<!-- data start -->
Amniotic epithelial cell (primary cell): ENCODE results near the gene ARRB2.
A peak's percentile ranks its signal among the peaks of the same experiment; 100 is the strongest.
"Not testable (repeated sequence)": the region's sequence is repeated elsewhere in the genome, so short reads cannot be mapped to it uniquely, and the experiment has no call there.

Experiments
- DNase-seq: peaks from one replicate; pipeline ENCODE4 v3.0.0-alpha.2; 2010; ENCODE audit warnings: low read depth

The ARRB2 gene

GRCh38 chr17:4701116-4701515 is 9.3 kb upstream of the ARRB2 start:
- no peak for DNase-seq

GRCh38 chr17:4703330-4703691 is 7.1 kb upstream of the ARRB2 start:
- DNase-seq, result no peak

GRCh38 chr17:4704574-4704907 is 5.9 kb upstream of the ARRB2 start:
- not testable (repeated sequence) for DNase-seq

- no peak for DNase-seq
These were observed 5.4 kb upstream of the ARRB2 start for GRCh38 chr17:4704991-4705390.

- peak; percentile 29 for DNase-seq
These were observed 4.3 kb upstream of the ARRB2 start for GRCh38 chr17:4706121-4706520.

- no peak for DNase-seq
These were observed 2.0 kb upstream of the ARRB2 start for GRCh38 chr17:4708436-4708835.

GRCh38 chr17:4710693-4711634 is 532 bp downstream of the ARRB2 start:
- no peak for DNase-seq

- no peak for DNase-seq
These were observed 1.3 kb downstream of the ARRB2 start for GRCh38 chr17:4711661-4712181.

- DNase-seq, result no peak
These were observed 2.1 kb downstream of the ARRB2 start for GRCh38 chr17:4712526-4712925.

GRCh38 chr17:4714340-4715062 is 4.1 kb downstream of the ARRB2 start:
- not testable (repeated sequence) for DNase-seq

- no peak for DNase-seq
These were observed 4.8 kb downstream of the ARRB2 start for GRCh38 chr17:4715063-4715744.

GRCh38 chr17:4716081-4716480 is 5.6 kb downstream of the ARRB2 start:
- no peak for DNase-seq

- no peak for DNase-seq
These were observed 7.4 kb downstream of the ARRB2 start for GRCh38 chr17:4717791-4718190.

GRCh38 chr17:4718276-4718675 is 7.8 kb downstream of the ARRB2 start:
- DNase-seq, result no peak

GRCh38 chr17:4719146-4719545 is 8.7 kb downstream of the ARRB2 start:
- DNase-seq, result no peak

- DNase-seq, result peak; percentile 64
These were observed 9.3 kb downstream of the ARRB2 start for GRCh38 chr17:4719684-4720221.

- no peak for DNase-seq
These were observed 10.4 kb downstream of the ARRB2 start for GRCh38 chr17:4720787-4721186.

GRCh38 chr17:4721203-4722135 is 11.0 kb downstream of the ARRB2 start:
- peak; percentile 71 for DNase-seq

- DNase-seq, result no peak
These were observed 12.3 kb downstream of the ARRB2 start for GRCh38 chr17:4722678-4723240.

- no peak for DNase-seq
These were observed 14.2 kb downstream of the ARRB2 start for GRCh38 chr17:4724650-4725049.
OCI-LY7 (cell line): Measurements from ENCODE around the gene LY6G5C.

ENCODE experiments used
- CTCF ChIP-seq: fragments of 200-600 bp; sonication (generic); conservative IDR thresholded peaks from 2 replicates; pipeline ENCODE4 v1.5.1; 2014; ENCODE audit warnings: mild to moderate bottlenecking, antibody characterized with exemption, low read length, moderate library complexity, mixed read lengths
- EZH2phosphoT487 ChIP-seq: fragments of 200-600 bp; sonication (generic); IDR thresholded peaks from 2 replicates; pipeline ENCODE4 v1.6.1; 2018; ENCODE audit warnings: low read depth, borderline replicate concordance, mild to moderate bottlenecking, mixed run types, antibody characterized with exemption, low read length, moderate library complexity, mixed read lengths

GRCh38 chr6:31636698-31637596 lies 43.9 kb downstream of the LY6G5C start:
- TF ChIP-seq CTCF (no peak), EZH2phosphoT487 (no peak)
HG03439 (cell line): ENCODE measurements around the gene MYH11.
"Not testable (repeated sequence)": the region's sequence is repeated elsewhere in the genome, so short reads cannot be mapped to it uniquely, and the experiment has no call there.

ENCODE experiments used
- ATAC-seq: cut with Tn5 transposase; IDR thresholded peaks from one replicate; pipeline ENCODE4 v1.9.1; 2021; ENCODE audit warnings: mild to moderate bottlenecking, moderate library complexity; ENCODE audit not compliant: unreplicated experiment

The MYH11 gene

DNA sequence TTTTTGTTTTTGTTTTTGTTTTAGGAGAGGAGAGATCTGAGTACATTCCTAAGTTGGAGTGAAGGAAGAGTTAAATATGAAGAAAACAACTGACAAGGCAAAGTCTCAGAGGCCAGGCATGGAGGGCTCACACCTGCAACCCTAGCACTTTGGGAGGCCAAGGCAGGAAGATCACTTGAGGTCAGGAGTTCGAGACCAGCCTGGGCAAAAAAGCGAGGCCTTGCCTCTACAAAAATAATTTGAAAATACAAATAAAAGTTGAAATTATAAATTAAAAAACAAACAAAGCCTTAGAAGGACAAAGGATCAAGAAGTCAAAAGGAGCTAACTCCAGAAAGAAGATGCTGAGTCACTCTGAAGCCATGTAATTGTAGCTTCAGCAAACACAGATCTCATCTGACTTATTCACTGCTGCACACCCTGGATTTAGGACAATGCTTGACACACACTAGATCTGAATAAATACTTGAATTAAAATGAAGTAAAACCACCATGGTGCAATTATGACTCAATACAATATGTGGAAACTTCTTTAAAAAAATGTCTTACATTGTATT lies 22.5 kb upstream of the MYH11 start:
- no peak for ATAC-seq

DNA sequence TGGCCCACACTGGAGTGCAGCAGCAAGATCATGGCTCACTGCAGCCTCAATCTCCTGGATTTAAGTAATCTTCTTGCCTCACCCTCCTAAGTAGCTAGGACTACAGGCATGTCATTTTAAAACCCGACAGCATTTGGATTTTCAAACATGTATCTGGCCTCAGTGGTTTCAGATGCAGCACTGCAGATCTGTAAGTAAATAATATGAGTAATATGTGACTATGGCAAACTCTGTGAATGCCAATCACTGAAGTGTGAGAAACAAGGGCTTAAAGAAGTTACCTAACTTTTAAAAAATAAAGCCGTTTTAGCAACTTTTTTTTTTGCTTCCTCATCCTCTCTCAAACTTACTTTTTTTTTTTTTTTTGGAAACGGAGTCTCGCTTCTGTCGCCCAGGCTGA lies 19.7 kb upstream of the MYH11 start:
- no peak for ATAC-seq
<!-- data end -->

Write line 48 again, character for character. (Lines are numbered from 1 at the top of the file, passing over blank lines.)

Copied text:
ENCODE experiments used